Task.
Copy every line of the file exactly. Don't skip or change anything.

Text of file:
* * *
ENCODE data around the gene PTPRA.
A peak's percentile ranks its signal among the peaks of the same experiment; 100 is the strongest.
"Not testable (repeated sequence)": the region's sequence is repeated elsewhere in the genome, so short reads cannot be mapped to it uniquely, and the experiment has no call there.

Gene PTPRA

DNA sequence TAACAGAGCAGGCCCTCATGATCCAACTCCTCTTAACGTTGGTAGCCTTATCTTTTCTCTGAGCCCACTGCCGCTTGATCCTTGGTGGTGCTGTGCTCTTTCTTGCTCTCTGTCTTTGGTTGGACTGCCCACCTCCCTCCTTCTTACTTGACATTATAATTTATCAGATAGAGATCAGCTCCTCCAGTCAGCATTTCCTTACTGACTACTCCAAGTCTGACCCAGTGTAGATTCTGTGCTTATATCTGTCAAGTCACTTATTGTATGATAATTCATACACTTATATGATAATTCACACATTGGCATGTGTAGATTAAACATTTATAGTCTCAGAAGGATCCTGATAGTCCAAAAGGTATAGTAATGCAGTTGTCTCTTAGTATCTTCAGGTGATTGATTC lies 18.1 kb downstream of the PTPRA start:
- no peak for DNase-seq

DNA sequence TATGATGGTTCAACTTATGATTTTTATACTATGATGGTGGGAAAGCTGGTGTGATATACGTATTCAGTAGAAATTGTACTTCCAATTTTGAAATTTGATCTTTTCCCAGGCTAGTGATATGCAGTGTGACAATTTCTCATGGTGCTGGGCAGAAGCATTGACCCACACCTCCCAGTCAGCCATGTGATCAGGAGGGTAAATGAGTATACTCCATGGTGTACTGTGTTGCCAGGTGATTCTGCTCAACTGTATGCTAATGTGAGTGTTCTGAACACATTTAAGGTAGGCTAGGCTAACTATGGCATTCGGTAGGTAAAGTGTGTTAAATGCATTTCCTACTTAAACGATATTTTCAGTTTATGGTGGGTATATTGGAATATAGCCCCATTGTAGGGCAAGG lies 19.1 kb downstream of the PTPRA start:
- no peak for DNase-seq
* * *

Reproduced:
ENCODE data around the gene PTPRA.
A peak's percentile ranks its signal among the peaks of the same experiment; 100 is the strongest.
"Not testable (repeated sequence)": the region's sequence is repeated elsewhere in the genome, so short reads cannot be mapped to it uniquely, and the experiment has no call there.

Gene PTPRA

DNA sequence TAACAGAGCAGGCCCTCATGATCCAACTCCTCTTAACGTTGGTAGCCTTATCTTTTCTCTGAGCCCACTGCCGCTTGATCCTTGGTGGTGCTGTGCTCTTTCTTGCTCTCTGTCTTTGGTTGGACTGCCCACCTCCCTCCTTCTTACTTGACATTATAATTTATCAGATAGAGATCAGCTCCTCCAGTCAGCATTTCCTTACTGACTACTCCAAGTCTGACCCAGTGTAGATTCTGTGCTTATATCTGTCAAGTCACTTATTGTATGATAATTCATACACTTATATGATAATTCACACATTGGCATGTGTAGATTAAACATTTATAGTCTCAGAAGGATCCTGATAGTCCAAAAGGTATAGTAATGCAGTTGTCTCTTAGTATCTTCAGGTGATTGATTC lies 18.1 kb downstream of the PTPRA start:
- no peak for DNase-seq

DNA sequence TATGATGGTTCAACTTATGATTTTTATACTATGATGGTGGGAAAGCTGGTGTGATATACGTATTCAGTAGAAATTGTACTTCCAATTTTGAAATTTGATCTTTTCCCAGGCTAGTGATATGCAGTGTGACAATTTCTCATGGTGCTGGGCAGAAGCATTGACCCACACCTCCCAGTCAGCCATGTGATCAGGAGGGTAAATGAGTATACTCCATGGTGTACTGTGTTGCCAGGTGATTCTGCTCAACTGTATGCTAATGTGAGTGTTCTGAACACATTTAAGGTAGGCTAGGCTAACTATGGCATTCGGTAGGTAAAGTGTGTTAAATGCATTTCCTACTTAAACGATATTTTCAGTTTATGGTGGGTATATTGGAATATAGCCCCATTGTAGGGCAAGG lies 19.1 kb downstream of the PTPRA start:
- no peak for DNase-seq